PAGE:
6. Intangibles: This math becomes more convoluted when additional variables are included. One externality is the utility gained from staying at the hotel i.e., the unique experience of staying on the worst real estate development in the history of mankind. How are those World Islands coming along?
Now that the questions have been posed, the process continues by a multi-step value analysis.
The Initial Analysis: The Strict Interpretation of Value
1. Room Rate: The analysis should start with the advanced purchase rate. If it clears this hurdle then there’s nothing more to be done.
2. Upgrades & Amenities: Factoring in breakfast should never be used; it is cheating. Save suite upgrades calculations for the secondary analysis.
3. Duration: If the math based on your valuation of points is coming up short then only staying for a short duration goes into the ‘don’t book’ box.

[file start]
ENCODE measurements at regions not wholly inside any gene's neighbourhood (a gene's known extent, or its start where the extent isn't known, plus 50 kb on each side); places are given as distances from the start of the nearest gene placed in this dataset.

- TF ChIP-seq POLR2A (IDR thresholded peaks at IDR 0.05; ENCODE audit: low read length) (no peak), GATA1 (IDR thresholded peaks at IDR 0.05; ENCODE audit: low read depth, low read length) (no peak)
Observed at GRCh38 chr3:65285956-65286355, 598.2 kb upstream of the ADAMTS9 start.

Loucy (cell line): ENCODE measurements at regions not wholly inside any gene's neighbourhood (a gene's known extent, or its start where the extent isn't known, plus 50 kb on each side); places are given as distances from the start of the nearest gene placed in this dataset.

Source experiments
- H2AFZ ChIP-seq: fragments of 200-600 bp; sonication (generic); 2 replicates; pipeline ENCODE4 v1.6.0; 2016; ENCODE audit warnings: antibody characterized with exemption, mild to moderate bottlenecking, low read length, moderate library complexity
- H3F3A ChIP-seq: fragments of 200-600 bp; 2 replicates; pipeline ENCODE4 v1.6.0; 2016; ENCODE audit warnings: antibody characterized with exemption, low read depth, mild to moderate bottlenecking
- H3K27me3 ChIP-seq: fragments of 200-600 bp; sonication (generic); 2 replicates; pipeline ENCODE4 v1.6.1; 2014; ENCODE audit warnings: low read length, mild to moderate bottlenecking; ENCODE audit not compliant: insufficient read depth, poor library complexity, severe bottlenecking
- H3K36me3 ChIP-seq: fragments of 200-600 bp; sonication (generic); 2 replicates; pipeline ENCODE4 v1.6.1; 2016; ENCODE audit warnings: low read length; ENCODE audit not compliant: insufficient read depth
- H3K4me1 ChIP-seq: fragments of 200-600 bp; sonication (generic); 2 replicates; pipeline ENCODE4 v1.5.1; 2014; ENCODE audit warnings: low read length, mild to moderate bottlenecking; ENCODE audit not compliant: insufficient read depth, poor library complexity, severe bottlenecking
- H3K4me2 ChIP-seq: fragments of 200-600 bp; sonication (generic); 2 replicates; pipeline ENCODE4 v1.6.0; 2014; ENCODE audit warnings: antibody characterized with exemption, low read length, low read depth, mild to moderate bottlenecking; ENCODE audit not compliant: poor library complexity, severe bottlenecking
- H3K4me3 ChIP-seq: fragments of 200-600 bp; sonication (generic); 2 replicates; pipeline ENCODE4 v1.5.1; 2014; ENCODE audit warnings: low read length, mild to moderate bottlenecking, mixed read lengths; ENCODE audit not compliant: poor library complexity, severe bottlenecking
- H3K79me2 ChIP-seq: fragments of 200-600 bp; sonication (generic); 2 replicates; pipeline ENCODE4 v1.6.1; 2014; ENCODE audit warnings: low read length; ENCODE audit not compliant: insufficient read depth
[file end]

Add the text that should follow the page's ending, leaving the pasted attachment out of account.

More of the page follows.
4. Annual Fee: The Hilton Reserve card required spending 10k to get the free night bonus which was easy before but more cumbersome now. Incorporating the opportunity cost into MS on this card versus another would be an exercise in futility. The award has been realized and must be used before it expires. The relevant monetary factor is the annual fee of $95 which should be subtracted from the savings in the equation.
5. Valuation Calculator: Each person should have his own valuation calculator. SPG points are the most valuable for me (3 cents each) because TPOL’s best efforts for lobbying for Amex referrals from readers have yielded next to nothing. As such, I keep them close to my bosom. Hyatt points ( 2 cents each) will be harder to come by with Chase no longer lobbying for my business.
In the initial analysis, it is critical to use your own valuation.